Croatia arrests pharma staff, doctors in bribery case

ZAGREB Mon Nov 12, 2012 10:58am EST

ZAGREB Nov 12 (Reuters) - Croatia's anti-corruption police have arrested the management of a local pharmaceutical firm and dozens of doctors on suspicion of bribery over the prescription of medicines, officials said on Monday.

The former Yugoslav republic is scheduled to join the European Union next July but its efforts to fight widespread corruption and organised crime will be closely monitored in Brussels and other EU capitals before then.

The USKOK anti-graft agency said police were investigating 26 employees of a pharmaceutical company, 49 doctors and one pharmacist suspected of bribery.

Health Minister Rajko Ostojic said the actual number of those involved in illegal payments could be much higher, with 350 doctors under suspicion of taking bribes.

"We can expect further arrests," he told a news conference. "The fight against corruption is in our crucial interest in all segments of society."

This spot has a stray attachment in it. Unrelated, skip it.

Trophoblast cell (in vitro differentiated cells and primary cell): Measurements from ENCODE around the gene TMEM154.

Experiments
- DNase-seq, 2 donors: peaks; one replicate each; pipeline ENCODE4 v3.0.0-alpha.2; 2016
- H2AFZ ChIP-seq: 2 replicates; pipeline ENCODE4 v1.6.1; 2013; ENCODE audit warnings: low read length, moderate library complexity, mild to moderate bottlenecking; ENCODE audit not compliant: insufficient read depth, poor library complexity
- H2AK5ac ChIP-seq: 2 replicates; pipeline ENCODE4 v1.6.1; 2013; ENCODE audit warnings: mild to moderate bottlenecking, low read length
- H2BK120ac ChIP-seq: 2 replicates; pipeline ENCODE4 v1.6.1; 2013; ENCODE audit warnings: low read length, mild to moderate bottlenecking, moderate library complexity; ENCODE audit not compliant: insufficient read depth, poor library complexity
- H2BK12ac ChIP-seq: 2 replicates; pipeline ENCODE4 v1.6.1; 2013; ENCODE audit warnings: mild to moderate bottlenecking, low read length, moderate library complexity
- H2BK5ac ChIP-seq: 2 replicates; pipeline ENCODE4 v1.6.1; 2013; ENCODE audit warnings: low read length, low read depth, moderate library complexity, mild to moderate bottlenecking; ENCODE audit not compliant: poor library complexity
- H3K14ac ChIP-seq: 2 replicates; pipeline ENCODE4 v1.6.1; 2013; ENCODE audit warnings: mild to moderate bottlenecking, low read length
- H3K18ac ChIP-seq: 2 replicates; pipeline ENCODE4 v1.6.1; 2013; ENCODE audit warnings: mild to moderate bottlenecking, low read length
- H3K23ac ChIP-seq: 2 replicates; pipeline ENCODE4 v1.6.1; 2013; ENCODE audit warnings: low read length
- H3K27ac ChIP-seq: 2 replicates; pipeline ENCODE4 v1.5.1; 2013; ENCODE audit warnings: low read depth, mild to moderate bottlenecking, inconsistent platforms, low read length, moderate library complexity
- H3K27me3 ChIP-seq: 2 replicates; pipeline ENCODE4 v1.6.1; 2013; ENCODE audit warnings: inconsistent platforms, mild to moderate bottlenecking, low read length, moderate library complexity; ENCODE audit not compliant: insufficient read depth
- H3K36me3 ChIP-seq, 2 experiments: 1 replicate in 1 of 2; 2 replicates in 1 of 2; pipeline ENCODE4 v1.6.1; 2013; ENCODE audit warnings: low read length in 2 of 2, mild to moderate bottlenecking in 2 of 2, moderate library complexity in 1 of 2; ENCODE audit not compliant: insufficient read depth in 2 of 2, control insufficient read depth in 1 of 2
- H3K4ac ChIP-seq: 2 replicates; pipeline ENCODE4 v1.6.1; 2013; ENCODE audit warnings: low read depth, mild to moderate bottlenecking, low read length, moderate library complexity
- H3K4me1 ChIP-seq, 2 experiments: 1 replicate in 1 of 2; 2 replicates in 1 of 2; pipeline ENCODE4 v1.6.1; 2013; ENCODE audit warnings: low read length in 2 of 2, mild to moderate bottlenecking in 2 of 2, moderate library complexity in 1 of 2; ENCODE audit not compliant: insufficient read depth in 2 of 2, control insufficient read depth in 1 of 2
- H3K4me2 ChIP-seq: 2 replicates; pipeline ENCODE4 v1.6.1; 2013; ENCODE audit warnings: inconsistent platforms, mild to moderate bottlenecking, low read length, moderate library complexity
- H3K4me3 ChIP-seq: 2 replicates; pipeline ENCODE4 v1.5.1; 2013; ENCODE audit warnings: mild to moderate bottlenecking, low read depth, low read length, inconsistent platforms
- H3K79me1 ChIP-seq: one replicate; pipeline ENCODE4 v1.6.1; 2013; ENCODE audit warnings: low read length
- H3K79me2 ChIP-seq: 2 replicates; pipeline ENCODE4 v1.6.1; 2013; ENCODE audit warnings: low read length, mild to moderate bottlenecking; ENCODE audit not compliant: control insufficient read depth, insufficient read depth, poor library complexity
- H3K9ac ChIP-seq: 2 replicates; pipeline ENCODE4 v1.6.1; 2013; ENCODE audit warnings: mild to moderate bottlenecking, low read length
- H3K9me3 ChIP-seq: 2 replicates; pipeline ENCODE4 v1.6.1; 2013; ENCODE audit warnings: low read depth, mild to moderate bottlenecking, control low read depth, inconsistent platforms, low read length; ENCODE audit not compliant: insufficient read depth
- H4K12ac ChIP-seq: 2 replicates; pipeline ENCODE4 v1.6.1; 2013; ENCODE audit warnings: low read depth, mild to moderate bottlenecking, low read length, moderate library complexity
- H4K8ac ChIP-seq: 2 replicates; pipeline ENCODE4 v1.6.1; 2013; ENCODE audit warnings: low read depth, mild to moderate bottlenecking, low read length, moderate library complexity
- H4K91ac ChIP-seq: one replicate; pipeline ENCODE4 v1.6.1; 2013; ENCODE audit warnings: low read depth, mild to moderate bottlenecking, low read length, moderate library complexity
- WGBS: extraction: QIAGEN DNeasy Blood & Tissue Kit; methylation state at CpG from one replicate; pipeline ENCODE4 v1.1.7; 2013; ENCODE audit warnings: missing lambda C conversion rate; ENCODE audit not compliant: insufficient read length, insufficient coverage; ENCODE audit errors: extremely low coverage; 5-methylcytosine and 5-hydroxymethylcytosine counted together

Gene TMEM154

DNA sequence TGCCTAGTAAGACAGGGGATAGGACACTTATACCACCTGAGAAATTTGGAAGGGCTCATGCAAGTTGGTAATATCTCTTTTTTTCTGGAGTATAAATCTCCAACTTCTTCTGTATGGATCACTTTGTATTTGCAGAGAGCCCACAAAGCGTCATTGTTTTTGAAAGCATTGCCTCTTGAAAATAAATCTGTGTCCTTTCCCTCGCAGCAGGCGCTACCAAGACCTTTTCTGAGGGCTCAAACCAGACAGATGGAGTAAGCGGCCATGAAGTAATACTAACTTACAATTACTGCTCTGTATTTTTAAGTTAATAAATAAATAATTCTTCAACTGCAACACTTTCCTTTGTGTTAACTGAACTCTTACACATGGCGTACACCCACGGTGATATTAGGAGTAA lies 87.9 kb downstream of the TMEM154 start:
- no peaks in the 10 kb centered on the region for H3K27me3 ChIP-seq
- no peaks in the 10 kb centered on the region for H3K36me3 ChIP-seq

Government officials did not name the company involved.

The USKOK operation, code-named Hippocratus, is the latest example of action against corruption in pharmaceutical prescribing practices in eastern Europe and other emerging markets.

In Serbia, the suicide of one of the country's top cancer specialists in January pointed up a web of alleged bribery by leading drugmakers trying push their products by paying doctors to prescribe them.

Around the world, the issue of pharmaceutical industry corruption has been in the spotlight, with Pfizer, the world's biggest drug company, agreeing in August to pay $60 million to settle charges that it bribed its way across emerging markets.

This and similar settlements by Johnson & Johnson and medical devices firm Smith & Nephew are part of a broad crackdown on bribery by multinationals in foreign countries that has hit several of the world's top drugmakers.

Internationally, the pharmaceutical industry's main trade body has tightened its code of practice in a bid to stamp out corruption.

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